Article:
For purposes o-f discussing the general molding techniques involved in making one-piece. covers with embedded connectors, as contemplated herein, reference will be made to FIGURE 6. In FIGURE 6, the numerals 35 and 36 represent the complementary sections of a mold which, when disposed in the closed position, are adapted to form a mold cavity 37 having the desired configuration of the cover. Pin38, extending through the mold,

thereby embedding the connector within the cover. For v purposes of retaining connectorsdnthe desired location with the mold cavity and also to form the recess 18 in the cover immediately above the terminal-receiving openings of the connector, there is usually provided pin 39 which also Vserves to retain the connector in position.

As previously indicated, a number of the cell connectors will be longer than other cell connectors due to the distance Ibetween the terminals ofV adjacent cells which are required to be electrically united. Thus, connectors 15 are usually somewhat longer than connectors 14. It has `been found that, when connectors 15 are inserted within the cavity of a mold, for example, cavity 37 disclosed in FIGURE 6, and plastic'material forced aroundl the connectors, the pressures used to force the plastic material into the cavity are of Suchfa nature that the connector frequently is deformed due to its relatively long length. 'Ihis deformation, in some instances, resultsinV a portion of the connector being forced against the sur-face of the cavity of a mold preventing proper dispersion of the plastic material about the connector and, accordingly, resulting in the production of defective covers. As previously indicated, one mechanism which has been developed for overcoming deformation of the elongated body portion of the connector is to provide projections 16 intermediate of the connector. This projection is relal vtively small and is adapted to extend between the conprojection will be such that, in general, its exposed sur-Y face will have .a maximum dimension of about one-fourth of an inch.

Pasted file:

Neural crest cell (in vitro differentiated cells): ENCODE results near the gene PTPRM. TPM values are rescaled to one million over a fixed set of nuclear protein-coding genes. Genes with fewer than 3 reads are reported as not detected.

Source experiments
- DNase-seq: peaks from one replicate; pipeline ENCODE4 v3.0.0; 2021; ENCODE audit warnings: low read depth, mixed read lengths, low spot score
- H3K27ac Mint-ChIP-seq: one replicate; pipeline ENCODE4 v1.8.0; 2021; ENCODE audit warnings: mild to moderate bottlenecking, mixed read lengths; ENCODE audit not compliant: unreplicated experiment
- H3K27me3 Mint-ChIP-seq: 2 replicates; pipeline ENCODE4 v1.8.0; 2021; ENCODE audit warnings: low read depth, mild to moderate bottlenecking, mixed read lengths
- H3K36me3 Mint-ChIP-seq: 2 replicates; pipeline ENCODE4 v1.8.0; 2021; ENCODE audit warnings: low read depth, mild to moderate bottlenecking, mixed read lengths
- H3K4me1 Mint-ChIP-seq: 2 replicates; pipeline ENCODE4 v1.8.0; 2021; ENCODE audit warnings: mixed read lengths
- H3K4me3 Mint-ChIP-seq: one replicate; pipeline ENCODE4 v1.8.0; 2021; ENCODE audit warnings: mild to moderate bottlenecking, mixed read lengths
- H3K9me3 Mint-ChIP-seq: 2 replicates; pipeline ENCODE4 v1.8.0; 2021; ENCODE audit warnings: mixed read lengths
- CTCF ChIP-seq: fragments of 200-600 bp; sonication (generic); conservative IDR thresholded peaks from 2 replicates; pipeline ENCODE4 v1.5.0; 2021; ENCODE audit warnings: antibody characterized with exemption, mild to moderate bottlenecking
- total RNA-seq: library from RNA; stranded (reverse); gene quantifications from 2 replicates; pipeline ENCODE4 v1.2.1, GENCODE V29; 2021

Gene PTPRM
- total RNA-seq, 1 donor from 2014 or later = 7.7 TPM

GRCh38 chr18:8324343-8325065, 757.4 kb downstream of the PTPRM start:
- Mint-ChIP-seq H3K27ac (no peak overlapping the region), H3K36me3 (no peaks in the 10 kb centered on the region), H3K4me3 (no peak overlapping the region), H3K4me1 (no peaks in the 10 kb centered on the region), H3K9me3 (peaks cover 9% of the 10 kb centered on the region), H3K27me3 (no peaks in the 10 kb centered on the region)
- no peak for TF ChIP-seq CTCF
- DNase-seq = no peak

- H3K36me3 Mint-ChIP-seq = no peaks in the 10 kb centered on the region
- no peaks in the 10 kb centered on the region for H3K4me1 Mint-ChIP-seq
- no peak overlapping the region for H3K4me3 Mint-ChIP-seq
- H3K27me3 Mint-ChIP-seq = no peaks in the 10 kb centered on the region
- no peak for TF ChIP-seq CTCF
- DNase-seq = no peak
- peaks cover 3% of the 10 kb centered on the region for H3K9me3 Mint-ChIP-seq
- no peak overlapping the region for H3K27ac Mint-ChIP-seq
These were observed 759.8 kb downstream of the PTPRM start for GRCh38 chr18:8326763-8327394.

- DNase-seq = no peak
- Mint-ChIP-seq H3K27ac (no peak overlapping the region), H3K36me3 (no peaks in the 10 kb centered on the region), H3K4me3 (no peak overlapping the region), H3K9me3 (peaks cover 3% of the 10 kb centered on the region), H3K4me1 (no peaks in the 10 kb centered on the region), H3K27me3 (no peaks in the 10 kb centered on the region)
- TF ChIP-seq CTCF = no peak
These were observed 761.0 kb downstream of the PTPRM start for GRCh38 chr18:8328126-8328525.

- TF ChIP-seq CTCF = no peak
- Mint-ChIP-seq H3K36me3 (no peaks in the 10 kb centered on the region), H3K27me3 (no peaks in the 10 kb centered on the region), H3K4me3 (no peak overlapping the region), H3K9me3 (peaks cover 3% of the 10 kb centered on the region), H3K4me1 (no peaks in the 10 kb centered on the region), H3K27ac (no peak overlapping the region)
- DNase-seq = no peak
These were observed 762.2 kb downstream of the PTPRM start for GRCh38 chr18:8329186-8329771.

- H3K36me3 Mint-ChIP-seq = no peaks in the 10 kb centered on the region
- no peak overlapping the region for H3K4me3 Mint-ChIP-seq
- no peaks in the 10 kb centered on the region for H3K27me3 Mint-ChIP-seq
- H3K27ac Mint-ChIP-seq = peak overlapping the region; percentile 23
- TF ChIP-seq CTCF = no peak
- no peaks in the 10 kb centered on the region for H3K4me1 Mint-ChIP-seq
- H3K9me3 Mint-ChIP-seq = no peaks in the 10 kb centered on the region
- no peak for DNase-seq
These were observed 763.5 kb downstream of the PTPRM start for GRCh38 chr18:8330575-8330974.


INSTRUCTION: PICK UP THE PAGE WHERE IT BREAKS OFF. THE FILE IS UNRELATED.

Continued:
As an alternate, the projection .16 maybe omitted, and in lieuV thereof, a projection provided extending upwardly. from the cavity surface upon which the center part of the connector may rest. Such a projection extending from the surface of the mold cavity will, likewise, offer support to the elongated body of the connector and prevent its deformation during the molding operation. The

use of such an alternate support for a connector, while in a mold cavity, will, of course, leave a slight depression extending below the surface of the cover and exposing a small portion of the connector beneath the surface of the cover. This exposed portion of the connector may be left uncovered if desired for purposes of making tests between cells but, preferably, the depression will be lled with mastic to provide a continuous covering.

A further modification of the connector is disclosed in FIGURE 5 wherein the elongated body of the connector comprises two parallel, horizontally spaced elements 22 and '23, each of which preferably should have a pronounced taper of its upper and lower surfaces in the same manner as previously described in connection with the connectors 14 and 15. The space 2d between the elements 22 and 23 permits molding material from which the covers are formed to be even more readily dispersed around the connector. Such a connector is also provided with the usual ends 25 and Z6 having the associated terminal-receiving openings.